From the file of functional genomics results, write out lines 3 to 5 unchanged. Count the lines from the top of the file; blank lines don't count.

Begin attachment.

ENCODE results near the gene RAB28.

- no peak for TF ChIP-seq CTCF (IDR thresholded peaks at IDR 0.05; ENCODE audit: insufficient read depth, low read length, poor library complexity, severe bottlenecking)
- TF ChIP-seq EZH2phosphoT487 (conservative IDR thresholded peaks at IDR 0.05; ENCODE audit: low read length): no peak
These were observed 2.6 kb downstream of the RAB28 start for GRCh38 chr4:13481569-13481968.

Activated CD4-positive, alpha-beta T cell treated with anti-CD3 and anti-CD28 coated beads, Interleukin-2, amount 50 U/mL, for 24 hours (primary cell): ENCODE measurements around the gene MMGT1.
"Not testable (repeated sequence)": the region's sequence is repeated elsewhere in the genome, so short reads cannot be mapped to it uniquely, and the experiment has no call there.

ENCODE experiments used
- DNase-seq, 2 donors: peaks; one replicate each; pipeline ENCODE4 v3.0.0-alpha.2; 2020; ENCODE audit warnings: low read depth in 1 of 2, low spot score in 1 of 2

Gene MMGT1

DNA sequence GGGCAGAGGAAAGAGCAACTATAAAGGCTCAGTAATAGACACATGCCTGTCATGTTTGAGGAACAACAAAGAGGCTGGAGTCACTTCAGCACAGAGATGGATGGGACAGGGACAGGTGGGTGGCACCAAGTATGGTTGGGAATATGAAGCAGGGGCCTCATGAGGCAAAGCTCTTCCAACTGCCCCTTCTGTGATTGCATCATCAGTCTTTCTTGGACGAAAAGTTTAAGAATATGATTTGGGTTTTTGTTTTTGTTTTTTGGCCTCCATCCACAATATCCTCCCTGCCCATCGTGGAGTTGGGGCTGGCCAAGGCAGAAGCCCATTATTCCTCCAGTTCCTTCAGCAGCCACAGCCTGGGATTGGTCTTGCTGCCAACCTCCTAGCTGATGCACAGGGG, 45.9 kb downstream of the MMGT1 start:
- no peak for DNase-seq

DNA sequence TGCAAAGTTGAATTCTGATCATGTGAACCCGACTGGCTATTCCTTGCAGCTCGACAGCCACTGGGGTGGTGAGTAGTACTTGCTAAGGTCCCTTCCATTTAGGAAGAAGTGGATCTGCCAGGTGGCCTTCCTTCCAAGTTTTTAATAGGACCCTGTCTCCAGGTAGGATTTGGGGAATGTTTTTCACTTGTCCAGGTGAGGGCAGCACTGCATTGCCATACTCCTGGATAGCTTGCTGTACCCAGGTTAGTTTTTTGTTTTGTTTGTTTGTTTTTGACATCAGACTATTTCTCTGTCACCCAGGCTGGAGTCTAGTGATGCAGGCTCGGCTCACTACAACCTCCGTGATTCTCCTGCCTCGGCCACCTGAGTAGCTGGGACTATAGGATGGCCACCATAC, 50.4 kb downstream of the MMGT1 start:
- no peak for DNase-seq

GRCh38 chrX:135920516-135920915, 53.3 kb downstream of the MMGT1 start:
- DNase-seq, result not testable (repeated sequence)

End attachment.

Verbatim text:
- TF ChIP-seq EZH2phosphoT487 (conservative IDR thresholded peaks at IDR 0.05; ENCODE audit: low read length): no peak
These were observed 2.6 kb downstream of the RAB28 start for GRCh38 chr4:13481569-13481968.

Activated CD4-positive, alpha-beta T cell treated with anti-CD3 and anti-CD28 coated beads, Interleukin-2, amount 50 U/mL, for 24 hours (primary cell): ENCODE measurements around the gene MMGT1.